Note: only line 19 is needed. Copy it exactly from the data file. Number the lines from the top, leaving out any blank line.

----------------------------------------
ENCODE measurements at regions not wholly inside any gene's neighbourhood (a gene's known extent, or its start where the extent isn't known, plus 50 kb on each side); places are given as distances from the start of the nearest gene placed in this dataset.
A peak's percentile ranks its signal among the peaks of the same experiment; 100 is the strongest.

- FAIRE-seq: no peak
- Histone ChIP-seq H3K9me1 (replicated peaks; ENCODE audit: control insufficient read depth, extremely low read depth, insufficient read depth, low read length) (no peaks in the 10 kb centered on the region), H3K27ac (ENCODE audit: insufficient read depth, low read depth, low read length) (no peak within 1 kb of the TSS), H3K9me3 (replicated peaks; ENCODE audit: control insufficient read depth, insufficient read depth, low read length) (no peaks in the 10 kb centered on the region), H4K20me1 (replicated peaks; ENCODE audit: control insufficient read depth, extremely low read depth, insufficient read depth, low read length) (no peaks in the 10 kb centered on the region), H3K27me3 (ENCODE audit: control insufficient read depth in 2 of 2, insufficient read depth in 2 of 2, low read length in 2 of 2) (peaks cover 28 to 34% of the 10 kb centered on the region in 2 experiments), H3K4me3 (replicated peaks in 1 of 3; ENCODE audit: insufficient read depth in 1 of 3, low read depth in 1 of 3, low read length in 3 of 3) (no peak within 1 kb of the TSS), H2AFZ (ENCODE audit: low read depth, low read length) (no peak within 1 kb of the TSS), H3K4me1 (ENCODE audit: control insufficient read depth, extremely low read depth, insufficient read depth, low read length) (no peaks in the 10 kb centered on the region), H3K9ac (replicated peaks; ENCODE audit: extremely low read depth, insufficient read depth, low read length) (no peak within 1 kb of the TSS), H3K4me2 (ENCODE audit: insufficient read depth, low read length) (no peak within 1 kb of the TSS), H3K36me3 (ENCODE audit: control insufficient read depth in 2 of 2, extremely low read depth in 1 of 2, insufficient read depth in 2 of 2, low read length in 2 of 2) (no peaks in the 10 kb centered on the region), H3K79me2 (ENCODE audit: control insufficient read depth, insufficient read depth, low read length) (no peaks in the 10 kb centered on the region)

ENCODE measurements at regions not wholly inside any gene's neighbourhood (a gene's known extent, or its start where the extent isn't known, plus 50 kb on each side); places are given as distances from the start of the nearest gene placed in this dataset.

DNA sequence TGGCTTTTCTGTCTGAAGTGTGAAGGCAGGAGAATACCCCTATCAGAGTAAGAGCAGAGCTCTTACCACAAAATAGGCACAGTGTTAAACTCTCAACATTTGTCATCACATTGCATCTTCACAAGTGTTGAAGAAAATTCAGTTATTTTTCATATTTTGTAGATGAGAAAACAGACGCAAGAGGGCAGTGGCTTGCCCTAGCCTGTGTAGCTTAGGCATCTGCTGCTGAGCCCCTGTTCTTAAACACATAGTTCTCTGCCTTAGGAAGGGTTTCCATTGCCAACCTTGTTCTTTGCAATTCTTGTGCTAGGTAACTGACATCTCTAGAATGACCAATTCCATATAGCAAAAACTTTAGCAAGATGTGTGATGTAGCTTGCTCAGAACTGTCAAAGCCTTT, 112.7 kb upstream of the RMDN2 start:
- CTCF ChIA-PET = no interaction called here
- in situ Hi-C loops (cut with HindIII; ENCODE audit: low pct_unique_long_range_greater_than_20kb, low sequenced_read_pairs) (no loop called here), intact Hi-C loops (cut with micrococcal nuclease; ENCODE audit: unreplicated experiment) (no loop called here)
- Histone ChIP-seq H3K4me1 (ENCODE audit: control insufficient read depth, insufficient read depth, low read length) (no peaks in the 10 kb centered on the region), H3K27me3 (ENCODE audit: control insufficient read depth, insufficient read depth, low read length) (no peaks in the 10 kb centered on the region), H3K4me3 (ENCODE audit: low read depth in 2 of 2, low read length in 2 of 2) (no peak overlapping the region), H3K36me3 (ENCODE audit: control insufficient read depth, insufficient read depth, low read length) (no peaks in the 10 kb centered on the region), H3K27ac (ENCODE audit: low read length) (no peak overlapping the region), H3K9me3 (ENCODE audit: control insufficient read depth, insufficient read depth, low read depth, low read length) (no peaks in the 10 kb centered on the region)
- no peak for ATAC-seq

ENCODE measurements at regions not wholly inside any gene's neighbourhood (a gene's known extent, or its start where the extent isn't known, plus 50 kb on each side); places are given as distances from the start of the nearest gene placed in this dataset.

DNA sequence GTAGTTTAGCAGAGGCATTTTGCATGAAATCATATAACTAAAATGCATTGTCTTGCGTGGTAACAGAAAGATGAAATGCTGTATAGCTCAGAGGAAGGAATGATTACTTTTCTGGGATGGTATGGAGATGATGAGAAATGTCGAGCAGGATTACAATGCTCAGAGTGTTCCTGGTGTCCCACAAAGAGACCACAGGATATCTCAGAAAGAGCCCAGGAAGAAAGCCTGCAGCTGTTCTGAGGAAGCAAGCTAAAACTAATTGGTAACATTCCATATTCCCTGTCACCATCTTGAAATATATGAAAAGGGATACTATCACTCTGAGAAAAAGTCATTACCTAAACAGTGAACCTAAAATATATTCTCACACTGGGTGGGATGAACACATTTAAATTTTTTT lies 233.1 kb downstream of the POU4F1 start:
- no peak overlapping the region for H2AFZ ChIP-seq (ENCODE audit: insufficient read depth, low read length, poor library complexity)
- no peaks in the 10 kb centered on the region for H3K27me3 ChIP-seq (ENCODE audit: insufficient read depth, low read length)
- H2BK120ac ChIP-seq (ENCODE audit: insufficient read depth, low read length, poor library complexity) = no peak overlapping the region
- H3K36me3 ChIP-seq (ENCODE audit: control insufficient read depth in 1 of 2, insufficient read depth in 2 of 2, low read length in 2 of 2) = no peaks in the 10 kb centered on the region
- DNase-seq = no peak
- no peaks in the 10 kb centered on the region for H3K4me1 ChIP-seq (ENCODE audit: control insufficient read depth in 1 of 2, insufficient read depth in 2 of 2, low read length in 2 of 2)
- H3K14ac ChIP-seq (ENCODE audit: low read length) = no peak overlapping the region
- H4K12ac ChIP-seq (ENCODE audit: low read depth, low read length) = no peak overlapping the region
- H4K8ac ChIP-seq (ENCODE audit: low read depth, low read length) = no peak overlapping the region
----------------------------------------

- H3K14ac ChIP-seq (ENCODE audit: low read length) = no peak overlapping the region